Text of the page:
Looking for a Sponsored Degree Programme
What is a Sponsored Degree Programme?
Employers call their school leaver schemes all sorts, from Training Programmes and undergraduate Apprenticeships to Sponsored Degree Programmes. It gets even more confusing because there is a big difference between Sponsored Degree Programmes, Sponsored Degrees and student sponsorship.
Sponsored Degree Programmes
Sponsored Degree Programmes are school leaver schemes that focus on the fact that you’ll get a degree as part of the programme. As well as studying for a degree at university, students are often regarded as permanent employees of the company and receive a salary.
The schemes are often devised with a particular university, meaning that the student will have little say in what university or course they do. However, more often than not, they’ll have their entire course fees paid by the employer or at least receive a bursary or scholarship to go towards the cost of their university education.
Students might attend university on a part-time or distance learning basis whilst working for the employer, or they might go to university full-time, spending their holidays working for the company. The employer might also offer students a guaranteed job on qualification or, subject to performance, a place on their graduate scheme.
Examples of employers that offer this type: Logica, Experian, Morrisons, PwC
The balance of time you’ll spend at university and in the work-place will vary from scheme to scheme, so make sure you check.
Other universities will provide degrees that are sponsored and devised with a consortium of employers and/or professional associations. These are more common in industries like engineering and accountancy, usually for more vocational degrees. For the consortium sponsored degrees, students might be sponsored wholly or partially (e.g. £1,000 for each year) and might take an industrial placement or a summer placement with an employer in the consortium.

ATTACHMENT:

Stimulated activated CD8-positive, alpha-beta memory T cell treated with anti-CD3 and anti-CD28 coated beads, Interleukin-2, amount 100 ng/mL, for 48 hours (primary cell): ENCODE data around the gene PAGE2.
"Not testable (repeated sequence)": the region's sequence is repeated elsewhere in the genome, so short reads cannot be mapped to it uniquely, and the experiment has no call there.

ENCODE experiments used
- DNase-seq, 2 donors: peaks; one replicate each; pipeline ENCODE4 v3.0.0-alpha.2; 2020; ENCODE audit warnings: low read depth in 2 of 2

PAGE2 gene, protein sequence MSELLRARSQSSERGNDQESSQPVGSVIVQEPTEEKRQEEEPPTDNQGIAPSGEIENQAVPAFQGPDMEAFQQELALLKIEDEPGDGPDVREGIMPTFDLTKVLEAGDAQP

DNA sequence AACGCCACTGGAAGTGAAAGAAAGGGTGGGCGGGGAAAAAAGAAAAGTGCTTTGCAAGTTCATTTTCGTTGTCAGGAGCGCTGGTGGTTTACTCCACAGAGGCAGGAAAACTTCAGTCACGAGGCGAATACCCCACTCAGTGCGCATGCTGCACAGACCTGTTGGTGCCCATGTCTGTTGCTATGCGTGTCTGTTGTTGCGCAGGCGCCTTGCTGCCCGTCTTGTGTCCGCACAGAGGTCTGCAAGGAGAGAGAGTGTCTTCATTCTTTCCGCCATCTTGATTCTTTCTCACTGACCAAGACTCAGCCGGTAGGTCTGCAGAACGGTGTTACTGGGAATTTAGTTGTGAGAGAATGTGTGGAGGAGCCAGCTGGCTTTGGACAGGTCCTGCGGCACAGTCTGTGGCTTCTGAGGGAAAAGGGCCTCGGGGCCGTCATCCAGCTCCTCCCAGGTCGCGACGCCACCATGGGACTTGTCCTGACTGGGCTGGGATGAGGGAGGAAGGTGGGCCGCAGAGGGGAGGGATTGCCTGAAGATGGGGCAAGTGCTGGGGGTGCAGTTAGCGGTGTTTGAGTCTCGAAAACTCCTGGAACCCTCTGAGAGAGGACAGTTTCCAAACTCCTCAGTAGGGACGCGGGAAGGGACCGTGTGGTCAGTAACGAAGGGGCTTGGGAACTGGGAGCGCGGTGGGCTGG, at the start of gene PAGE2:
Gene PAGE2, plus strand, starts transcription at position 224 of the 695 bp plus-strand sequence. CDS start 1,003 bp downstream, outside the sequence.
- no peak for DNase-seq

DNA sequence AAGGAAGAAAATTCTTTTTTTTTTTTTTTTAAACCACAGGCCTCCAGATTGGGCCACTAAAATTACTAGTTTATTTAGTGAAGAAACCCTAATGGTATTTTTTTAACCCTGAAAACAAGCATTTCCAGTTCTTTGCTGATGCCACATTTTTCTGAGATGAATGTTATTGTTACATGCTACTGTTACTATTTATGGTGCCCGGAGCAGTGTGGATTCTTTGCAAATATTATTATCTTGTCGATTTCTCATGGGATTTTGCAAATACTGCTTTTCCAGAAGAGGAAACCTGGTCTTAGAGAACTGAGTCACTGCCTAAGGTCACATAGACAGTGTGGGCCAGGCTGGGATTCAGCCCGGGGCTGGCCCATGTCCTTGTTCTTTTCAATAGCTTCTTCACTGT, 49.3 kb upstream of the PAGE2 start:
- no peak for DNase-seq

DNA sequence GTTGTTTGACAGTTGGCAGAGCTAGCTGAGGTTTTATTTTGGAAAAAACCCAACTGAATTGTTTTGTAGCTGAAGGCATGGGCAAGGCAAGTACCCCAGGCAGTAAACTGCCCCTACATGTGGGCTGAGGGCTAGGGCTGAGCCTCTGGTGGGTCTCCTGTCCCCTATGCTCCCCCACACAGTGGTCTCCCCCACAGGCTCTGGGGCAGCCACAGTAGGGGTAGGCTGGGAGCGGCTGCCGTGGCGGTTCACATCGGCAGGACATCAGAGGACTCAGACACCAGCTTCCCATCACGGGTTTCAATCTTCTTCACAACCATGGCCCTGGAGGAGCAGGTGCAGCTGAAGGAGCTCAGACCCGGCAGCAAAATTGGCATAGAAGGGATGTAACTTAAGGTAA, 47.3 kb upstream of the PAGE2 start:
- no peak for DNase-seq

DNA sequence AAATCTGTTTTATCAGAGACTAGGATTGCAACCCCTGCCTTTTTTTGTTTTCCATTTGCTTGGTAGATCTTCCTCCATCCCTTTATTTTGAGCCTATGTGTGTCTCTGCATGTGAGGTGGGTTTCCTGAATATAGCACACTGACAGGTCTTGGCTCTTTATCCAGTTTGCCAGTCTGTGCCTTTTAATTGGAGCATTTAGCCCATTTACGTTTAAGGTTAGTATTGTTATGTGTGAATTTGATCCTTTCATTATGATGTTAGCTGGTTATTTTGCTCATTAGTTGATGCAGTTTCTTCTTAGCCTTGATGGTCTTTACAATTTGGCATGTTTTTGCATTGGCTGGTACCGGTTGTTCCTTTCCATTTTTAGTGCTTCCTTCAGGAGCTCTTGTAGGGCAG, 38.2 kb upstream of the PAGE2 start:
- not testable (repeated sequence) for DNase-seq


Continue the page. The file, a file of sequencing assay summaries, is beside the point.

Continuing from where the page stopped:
Alternatively, like the Ernst and Young degree, a degree might be devised with and sponsored by a single employer (sometimes in tandem with a professional association). For these degrees, the employer involvement will likely be more comprehensive. For example, students on a sponsored scheme might receive a bursary and have a yearlong placement and two summer placements with the employer. Depending on academic and placement performance, they might also get a spot on the graduate scheme or a job with the company upon graduation.
Students on these types of degree aren’t permanent employees and won’t earn a salary, apart from during their placement year or summer internship. However, it’s an excellent way of guaranteeing experience as part of your degree and helps you to fund your university education.
Examples: Loughborough’s Innovative Manufacturing Engineering degree and the Ernst and Young Degree.
Some companies will offer sponsorship either to a small number of students on a degree course in the form of a scholarship or they will sponsor a promising student irrespective of their degree course and university; although, of course, they might target students on particular courses. Students have also been known to approach companies before they attend university in the hope of some form of sponsorship.
This is probably the most informal sponsorship programme of them all. The employer might cover a student’s fees for part of their university education or give a one-off token amount to the student. In return, students might take up a summer placement with the company, work with them after university or they might actually have no particular obligations towards the company at all.
Alternatively, some companies will sponsor students who stand out during their internships or placements with them, offering to cover their last year or two years at university and giving them a place on the graduate scheme or fast-tracking their application to the interview stage.